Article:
“As I sit here and listen to this, I cannot help but notice that my Democratic senator colleagues have chosen to be disrespectful and deceive the American people as they politicize a deeply personal issue for short-term political gain,” he said.

Cassidy, ranking member of the Health, Education, Labor and Pensions Committee, said that if Democrats were earnest about moving the bill, they would have brought it up for debate in committee before bringing it to the floor.

He also criticized regulations that require private insurance companies to provide an unlimited number of infertility treatments while setting a ceiling on the number of treatments a veteran can receive at a Veterans Affairs clinic.

Republicans, Cassidy said, “are very open to working with Democrats on a sincere, bipartisan effort. But it’s a show vote.”

“Today’s vote is disingenuous – pushing through a bill haphazardly drafted and doomed to failure does a disservice to all who may choose to seek in vitro fertilization treatment,” Cassidy said.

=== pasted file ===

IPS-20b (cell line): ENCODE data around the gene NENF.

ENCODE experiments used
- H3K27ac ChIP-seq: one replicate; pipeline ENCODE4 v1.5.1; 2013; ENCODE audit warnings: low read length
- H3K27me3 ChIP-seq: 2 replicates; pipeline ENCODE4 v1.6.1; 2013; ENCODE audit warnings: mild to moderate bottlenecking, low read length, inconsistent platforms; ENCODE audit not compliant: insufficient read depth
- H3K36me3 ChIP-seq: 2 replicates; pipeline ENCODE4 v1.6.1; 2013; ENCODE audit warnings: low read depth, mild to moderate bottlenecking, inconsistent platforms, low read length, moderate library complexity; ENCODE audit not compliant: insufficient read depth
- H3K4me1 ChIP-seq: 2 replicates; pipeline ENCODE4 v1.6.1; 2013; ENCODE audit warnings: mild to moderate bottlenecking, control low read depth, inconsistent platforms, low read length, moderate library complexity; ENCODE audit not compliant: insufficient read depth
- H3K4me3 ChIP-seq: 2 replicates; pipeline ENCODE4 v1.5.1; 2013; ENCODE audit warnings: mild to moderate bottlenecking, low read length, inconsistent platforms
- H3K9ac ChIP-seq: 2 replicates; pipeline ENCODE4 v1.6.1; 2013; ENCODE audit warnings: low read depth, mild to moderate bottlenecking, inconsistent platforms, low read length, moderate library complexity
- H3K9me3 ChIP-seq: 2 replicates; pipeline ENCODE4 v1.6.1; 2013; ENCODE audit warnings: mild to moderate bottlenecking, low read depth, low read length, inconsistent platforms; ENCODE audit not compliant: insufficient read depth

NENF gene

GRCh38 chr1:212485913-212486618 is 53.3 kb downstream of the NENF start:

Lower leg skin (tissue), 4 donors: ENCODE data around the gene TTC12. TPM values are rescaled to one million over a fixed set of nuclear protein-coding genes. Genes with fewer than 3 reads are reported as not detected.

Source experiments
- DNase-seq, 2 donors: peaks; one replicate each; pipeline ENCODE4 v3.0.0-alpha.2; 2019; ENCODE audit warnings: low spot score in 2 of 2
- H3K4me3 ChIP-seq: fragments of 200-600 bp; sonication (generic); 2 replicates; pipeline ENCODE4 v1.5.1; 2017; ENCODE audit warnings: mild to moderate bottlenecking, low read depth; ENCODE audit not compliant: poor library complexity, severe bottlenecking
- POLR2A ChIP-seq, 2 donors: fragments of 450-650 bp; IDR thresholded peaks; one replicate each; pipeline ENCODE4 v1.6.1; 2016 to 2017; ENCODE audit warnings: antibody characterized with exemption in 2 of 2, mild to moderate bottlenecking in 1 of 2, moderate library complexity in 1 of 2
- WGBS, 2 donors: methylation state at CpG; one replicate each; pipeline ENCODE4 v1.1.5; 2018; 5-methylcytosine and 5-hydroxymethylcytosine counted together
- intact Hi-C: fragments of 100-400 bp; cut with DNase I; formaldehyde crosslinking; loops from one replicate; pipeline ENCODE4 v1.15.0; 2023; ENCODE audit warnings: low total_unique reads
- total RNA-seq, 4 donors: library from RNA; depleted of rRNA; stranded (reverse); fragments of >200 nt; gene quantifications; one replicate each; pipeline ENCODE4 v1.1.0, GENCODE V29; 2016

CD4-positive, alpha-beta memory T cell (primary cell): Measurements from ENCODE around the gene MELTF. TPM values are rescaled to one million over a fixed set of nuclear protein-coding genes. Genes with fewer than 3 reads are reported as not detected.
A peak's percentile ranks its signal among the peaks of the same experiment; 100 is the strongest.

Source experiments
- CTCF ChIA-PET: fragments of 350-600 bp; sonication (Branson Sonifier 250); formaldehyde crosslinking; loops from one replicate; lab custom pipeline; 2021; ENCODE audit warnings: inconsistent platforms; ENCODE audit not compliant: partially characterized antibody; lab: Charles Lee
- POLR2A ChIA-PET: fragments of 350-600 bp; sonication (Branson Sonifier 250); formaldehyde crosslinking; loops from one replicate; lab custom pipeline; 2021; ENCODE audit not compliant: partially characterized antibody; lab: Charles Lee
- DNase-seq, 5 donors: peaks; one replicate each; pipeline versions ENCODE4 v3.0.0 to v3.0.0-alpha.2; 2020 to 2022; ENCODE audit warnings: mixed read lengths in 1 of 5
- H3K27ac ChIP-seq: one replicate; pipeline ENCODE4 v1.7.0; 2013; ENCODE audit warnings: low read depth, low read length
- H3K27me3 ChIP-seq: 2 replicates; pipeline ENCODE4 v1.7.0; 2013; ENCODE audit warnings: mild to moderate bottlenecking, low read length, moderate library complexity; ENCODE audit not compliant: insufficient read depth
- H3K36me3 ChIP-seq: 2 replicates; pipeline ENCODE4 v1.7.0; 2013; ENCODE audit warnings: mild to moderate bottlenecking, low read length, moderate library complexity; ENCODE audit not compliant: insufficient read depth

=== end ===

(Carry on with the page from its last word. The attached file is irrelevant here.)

GOP bill

The Senate vote came a day after Alabama Sen. Katie Britt and Texas Sen. Ted Cruz, both Republicans, tried to pass your IVF bill through an expedited process called unanimous consent.

Their legislation would prevent Medicaid funds from being transferred to any state that bans in vitro fertilization, although Democrats argued that such a measure would not actually protect against states classifying frozen embryos as children.

During Wednesday’s debate on her bill, Britt said she strongly supports nationwide access to in vitro fertilization.

“Across America, about 2% of babies are born through IVF, or about 200 babies a day,” Britt said. “So think about the size of this number, the faces, stories and dreams it represents. In recent decades, millions of people have been born through in vitro fertilization.”

Murray blocked the Britt-Cruz bill from passing the Senate on Wednesday after Cruz asked for unanimous consent to approve the measure. There was no recorded vote.

Access protection

The Senate Democrats’ IVF Access Act was introduced earlier this month by Illinois Democratic Sens. Tammy Duckworth, Murray and New Jersey Sen. Cory Booker.